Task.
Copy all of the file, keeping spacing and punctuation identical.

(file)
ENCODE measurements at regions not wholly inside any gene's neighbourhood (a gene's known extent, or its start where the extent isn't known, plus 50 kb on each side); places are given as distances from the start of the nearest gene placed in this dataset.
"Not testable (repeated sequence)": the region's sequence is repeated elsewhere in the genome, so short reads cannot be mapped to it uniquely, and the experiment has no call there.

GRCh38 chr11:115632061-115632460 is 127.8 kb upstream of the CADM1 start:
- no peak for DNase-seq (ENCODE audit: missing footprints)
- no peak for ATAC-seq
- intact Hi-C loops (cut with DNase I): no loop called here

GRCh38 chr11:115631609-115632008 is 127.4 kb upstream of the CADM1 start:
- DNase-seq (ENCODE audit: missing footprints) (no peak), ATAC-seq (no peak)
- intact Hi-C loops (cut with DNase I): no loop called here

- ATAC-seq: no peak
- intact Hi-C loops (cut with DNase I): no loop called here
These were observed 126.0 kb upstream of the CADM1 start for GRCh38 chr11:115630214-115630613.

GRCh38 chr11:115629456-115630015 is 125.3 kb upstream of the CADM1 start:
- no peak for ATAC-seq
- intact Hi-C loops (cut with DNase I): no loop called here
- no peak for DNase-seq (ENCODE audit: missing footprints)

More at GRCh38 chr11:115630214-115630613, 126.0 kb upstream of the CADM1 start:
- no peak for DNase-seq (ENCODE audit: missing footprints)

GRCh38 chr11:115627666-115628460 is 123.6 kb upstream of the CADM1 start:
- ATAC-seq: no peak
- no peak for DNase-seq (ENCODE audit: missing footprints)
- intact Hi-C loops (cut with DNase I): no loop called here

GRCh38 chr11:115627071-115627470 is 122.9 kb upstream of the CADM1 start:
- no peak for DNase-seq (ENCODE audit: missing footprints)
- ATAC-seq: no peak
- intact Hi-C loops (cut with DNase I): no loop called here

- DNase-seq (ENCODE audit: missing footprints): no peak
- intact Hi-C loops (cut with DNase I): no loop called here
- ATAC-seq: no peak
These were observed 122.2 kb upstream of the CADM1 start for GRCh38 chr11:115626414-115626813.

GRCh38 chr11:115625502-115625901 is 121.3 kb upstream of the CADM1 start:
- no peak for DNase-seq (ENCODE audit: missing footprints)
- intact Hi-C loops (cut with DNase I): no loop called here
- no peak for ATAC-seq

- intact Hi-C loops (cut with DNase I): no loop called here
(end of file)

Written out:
ENCODE measurements at regions not wholly inside any gene's neighbourhood (a gene's known extent, or its start where the extent isn't known, plus 50 kb on each side); places are given as distances from the start of the nearest gene placed in this dataset.
"Not testable (repeated sequence)": the region's sequence is repeated elsewhere in the genome, so short reads cannot be mapped to it uniquely, and the experiment has no call there.

GRCh38 chr11:115632061-115632460 is 127.8 kb upstream of the CADM1 start:
- no peak for DNase-seq (ENCODE audit: missing footprints)
- no peak for ATAC-seq
- intact Hi-C loops (cut with DNase I): no loop called here

GRCh38 chr11:115631609-115632008 is 127.4 kb upstream of the CADM1 start:
- DNase-seq (ENCODE audit: missing footprints) (no peak), ATAC-seq (no peak)
- intact Hi-C loops (cut with DNase I): no loop called here

- ATAC-seq: no peak
- intact Hi-C loops (cut with DNase I): no loop called here
These were observed 126.0 kb upstream of the CADM1 start for GRCh38 chr11:115630214-115630613.

GRCh38 chr11:115629456-115630015 is 125.3 kb upstream of the CADM1 start:
- no peak for ATAC-seq
- intact Hi-C loops (cut with DNase I): no loop called here
- no peak for DNase-seq (ENCODE audit: missing footprints)

More at GRCh38 chr11:115630214-115630613, 126.0 kb upstream of the CADM1 start:
- no peak for DNase-seq (ENCODE audit: missing footprints)

GRCh38 chr11:115627666-115628460 is 123.6 kb upstream of the CADM1 start:
- ATAC-seq: no peak
- no peak for DNase-seq (ENCODE audit: missing footprints)
- intact Hi-C loops (cut with DNase I): no loop called here

GRCh38 chr11:115627071-115627470 is 122.9 kb upstream of the CADM1 start:
- no peak for DNase-seq (ENCODE audit: missing footprints)
- ATAC-seq: no peak
- intact Hi-C loops (cut with DNase I): no loop called here

- DNase-seq (ENCODE audit: missing footprints): no peak
- intact Hi-C loops (cut with DNase I): no loop called here
- ATAC-seq: no peak
These were observed 122.2 kb upstream of the CADM1 start for GRCh38 chr11:115626414-115626813.

GRCh38 chr11:115625502-115625901 is 121.3 kb upstream of the CADM1 start:
- no peak for DNase-seq (ENCODE audit: missing footprints)
- intact Hi-C loops (cut with DNase I): no loop called here
- no peak for ATAC-seq

- intact Hi-C loops (cut with DNase I): no loop called here